This year World Breastfeeding Week is taking place from the 1st to 7th August with over 120 countries taking part in the annual campaign designed to promote proper child nutrition and break the taboo of public breastfeeding. First celebrated in 1992, the World Alliance for Breastfeeding Action (WABA), World Breastfeeding Week has been supported by and worked with a number of different organizations including the World Health Organization and UNICEF in order to emphasise the value of breastfeeding for infants and mother's. All that are involved in this event strongly recommend exclusive breastfeeding for the first six months, and then supplemented breastfeeding for up to two years there after. This advised method, although seen as taboo in contemporary culture, has proven benefits including improving your child's immune system offering them the best start in life possible.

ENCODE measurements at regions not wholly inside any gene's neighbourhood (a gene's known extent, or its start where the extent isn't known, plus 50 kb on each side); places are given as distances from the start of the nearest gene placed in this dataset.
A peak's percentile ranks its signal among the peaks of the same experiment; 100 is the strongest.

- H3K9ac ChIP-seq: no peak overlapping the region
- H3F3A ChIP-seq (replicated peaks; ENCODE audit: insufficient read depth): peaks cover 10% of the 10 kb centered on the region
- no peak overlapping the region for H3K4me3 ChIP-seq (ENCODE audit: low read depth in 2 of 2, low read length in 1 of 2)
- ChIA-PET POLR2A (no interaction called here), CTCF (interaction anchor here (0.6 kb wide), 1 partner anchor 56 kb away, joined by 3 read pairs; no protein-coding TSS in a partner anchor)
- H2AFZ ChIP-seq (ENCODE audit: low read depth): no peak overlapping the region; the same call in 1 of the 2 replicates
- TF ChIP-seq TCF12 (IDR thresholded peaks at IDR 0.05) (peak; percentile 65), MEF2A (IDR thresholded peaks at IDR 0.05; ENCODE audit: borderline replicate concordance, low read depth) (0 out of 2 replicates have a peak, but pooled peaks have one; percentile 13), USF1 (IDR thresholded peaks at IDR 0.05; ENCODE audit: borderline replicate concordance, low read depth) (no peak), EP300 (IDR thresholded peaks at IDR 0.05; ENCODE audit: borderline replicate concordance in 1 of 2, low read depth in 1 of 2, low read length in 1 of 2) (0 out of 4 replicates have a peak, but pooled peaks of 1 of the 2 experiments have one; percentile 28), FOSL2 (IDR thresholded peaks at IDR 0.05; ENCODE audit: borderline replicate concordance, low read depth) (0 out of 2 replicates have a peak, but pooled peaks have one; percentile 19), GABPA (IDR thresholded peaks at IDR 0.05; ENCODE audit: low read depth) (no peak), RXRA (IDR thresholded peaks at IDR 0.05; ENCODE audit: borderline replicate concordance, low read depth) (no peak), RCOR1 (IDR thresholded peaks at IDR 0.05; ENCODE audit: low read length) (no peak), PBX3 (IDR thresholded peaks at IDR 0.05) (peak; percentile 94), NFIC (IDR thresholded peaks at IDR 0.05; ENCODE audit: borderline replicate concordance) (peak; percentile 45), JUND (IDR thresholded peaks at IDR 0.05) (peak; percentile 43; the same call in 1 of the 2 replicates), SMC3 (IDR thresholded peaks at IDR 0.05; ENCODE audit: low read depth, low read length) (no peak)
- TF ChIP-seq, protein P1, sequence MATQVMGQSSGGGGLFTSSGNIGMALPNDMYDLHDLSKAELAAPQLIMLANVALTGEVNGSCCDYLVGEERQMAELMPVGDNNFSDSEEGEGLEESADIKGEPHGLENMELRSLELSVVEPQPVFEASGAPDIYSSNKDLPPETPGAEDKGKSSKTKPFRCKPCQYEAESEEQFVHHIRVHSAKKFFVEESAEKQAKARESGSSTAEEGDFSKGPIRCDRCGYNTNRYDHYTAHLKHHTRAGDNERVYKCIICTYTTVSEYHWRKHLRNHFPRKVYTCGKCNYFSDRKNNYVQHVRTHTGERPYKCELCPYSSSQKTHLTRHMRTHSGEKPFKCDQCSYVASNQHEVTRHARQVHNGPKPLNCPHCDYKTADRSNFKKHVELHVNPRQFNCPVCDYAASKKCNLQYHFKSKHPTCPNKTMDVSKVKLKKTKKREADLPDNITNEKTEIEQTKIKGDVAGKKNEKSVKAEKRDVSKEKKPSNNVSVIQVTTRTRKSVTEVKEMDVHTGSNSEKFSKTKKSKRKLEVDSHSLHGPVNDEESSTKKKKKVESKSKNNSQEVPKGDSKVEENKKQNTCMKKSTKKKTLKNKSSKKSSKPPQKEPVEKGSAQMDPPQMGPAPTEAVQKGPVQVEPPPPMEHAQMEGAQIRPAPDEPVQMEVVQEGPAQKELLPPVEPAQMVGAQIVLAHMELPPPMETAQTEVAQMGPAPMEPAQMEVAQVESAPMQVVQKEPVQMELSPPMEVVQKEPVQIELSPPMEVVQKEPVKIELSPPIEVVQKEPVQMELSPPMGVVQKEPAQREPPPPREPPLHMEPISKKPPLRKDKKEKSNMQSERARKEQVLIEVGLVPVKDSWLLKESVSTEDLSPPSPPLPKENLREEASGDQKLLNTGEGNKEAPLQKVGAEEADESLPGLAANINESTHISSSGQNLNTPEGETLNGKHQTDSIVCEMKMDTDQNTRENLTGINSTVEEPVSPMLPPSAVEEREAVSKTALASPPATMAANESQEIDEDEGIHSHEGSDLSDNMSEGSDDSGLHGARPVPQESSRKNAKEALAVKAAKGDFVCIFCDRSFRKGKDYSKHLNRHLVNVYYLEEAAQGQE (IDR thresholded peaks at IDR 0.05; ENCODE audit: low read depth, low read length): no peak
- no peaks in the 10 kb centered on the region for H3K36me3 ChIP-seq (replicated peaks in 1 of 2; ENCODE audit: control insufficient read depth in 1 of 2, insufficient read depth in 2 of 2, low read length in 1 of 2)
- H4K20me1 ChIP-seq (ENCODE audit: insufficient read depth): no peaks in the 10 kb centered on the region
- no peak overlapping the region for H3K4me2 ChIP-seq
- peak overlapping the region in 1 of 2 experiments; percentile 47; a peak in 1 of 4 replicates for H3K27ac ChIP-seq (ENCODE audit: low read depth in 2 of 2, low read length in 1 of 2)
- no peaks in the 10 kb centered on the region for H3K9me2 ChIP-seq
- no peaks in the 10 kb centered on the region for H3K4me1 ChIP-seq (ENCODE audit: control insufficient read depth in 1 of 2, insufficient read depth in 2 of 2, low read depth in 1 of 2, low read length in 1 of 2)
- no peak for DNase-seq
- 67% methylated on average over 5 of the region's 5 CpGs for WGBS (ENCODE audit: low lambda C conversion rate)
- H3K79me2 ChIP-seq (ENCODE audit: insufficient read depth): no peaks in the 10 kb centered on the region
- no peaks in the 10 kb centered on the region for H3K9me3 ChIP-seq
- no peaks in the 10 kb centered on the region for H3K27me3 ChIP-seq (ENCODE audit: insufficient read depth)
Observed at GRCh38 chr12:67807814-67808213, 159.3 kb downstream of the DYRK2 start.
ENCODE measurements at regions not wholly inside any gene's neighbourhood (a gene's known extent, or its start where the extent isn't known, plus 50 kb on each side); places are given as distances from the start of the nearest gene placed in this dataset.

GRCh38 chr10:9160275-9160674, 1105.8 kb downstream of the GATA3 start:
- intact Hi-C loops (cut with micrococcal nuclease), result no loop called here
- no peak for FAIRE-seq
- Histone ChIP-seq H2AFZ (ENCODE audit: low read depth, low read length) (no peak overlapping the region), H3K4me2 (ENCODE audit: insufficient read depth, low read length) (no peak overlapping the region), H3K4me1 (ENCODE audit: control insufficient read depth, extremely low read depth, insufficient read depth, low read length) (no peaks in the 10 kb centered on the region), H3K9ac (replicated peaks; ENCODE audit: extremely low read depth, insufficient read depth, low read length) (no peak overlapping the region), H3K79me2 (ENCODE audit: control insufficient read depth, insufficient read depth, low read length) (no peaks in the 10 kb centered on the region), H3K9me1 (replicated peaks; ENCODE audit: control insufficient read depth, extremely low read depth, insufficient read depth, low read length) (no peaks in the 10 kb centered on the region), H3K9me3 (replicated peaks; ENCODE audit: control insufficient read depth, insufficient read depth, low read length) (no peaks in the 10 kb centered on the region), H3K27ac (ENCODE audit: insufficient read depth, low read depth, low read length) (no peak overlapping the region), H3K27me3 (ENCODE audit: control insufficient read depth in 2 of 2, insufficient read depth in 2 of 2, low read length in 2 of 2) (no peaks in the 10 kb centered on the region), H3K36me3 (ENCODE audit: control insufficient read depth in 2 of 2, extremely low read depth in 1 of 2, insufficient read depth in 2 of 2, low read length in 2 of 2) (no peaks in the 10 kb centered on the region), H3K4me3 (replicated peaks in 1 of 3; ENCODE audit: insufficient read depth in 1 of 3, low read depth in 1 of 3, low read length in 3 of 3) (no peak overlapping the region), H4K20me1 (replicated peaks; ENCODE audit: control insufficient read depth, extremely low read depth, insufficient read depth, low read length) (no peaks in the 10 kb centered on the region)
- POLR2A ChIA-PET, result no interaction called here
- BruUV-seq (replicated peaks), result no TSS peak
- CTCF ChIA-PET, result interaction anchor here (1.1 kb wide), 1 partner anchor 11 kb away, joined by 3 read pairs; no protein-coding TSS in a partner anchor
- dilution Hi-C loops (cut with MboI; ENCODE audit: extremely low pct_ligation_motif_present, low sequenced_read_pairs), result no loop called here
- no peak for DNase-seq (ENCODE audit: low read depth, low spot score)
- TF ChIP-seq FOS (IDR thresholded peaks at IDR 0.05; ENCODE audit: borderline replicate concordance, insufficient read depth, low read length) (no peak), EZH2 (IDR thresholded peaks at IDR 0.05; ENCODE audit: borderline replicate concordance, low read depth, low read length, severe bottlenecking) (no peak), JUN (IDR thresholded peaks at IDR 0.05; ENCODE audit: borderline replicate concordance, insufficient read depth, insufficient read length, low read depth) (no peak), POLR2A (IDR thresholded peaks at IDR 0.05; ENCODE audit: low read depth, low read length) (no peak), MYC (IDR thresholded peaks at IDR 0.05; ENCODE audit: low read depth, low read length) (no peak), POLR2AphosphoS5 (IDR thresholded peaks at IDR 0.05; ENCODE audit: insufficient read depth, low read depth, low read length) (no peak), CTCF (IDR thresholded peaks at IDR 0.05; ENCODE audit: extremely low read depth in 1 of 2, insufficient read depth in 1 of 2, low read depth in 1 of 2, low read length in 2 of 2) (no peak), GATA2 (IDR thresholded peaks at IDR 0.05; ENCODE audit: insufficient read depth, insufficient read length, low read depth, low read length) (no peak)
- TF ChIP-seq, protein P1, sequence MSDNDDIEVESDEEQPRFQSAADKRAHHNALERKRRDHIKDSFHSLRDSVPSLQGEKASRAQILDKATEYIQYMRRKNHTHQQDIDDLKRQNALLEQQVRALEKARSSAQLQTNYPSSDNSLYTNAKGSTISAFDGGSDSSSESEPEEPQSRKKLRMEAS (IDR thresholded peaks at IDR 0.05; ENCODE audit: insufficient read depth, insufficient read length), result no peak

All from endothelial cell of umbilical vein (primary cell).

This Year's Goals
With new incentives and issues being brought forward every year, this year the campaign is mainly focused around emphasizing the need for a better support system and policies that allow working mother's to breastfeed. This involves supporting mother's in combining work and breastfeeding in formal, in-formal and home settings, developing maternity protection laws and supporting health care providers. To achieve all of these the campaign calls for time, support and space to give all mother's an equal chance to breastfeed their children whilst developing careers.
Successes So Far
This year so far World Breastfeeding Week has received a tremendous amount of support from over 120 different countries, with even the UN offering its support for women breastfeeding in the workplace. As each annual campaign takes place, more and more people are made aware of the benefits of breastfeeding to infants, ensuring that they mature into healthy adults.